WE watch'd her breathing through the night,
Her breathing soft and low,

As in her breast the wave of life

Kept heaving to and fro !

So silently we seemed to speak

So slowly moved about!

As we had lent her half our powers
To eke her living out!

Our very hopes belied our fears

Our fears our hopes belied

We thought her dying when she slept,
And sleeping when she died!

For when the morn came dim and sad

And chill with early showers,

Her quiet eyelids closed-she had
Another morn than ours!



SEASON of mists and mellow fruitfulness,
Close bosom-friend of the maturing sun:
Conspiring with him how to load and bless

With fruit the vines that round the thatch-eaves run;
To bend with apples the mossed cottage-trees,
And fill all fruit with ripeness to the core:
To swell the gourd, and plump the hazel shells
With a sweet kernel; to set budding more,

And still more, later flowers for the bees,
Until they think warm days will never cease,
For Summer has o'erbrimmed their clammy cells.

Who hath not seen thee oft amid thy store?

Sometimes whoever seeks abroad may find Thee sitting careless on a granary floor,

Thy hair soft-lifted by the winnowing wind;

Or in a half-reaped furrow sound asleep.

Drowsed with the fume of poppies, while the hook
Spares the next swath and all its twined flowers:
And sometimes, like a gleaner, thou dost keep
Steady thy laden head across a brook;

Or by a cyder press, with patient look,

Thou watchest the last oozings hours by hours.

Where are the songs of Spring? Aye, where are they?
Think not of them, thou hast thy music too,-
While barred clouds bloom the soft-dying day,
And touch the stubble plains with rosy hue
Then in a wailful choir the small gnats mourn


Among the river sallows, borne aloft
Or sinking as the light wind lives or dies;
And full-grown lambs loud bleat from hilly bourne ;
Hedge-crickets sing; and now with treble soft
The red-breast whistles from a garden-croft;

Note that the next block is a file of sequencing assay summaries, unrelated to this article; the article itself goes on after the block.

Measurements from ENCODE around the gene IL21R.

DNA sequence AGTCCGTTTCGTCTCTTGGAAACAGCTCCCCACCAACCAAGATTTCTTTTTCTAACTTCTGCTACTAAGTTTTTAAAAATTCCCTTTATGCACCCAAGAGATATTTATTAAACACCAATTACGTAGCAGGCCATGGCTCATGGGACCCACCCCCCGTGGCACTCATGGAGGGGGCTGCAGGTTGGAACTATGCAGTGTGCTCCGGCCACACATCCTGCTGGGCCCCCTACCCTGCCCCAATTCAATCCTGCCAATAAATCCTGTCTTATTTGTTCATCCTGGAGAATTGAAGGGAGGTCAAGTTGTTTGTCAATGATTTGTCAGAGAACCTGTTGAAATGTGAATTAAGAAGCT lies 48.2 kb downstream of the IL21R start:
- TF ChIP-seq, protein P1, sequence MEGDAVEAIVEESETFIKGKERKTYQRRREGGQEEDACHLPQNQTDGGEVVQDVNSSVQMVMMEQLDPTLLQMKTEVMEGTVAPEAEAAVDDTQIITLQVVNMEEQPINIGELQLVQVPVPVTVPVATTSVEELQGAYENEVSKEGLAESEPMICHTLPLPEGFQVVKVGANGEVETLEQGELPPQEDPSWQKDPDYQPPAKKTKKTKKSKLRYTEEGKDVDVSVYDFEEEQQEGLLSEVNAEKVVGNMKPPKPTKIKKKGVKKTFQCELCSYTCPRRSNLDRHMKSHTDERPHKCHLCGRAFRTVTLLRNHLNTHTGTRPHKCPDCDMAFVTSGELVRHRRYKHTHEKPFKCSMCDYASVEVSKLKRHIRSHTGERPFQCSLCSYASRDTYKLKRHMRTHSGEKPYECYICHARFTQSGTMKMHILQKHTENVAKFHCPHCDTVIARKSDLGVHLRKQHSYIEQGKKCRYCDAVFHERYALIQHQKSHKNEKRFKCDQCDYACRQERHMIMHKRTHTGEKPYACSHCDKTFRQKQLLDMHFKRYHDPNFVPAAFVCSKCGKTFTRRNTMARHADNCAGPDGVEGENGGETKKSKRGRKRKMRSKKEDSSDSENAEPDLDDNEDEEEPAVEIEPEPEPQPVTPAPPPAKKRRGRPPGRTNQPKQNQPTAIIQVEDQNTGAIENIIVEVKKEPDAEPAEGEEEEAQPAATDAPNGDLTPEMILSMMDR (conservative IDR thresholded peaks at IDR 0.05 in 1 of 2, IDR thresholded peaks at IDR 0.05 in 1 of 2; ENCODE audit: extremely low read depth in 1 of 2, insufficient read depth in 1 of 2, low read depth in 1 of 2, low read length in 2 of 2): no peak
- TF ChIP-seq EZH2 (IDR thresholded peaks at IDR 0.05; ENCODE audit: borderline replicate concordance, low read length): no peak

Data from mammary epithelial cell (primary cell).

And gathering swallows twitter in the skies.

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It is now nearly twenty years ago, that I was staying for some months in the village of in Cumberland: the place itself is small, but the church is a large Gothic structure, dimly lighted by coloured glass windows, and enriched by splendid monuments of the former lords of the manor. I was sent for one evening to visit a sick friend, and left word with my family, that if I found her worse, I should probably pass the night with her. She was, however, much better than I had anticipated, and after remaining an hour with her I prepared to return home. I had to pass a meadow adjoining the church-yard, and, as a heavy shower of rain had fallen, the grass was wet; the church-doors were open for the purpose of cleaning it for the next day, which was Sunday, and, by walking through the church I should avoid the inconvenience of the damp path. The pew-opener, who was coming out, let me in at the door, and shut it after her, telling me that I should find the door at the other end open, as some one was still employed there. As I passed through, I stopped for a moment to look at the effect of the coloured shadows from the window on one of the monuments, and the appearance of it was so brilliant and so beautiful, that I remained several minutes before it wrapt in admiration, and was only roused from my contemplation by the noise of the door violently closing and shutting out my


I acknowledge that at that moment I suffered extreme agitation; my heart beat audibly, and I felt as if the power of breathing had left me. I knew there was no possibility of making myself heard, and that I had no prospect but that of passing the night where I was. In a little time, however, reason came to my aid; I reflected that I was in no real danger; the weather was warm, and I had no reason to apprehend injury to my health from remaining one night in the church: no one would be made uneasy by my absence from home, for my family were prepared to expect it; and, in short, I argued with myself on the folly of my fear, and in some degree succeeded in removing it. The next consideration was, in what part of the church should I endeavour to rest, and I fixed on the large seat belonging to the lords of the manor. It was a spacious square pew, with a carpet on the floor, well-stuffed cushions on the seats, and moreen curtains drawing all round it; a comfortable resting-place might well be made there, and I worked myself up to a pitch of philanthropic heroism, by wishing that hundreds of poor creatures, who were wanderers on the earth, were lodged as well as I was.

I had only one objection to this seat, and that appeared to me so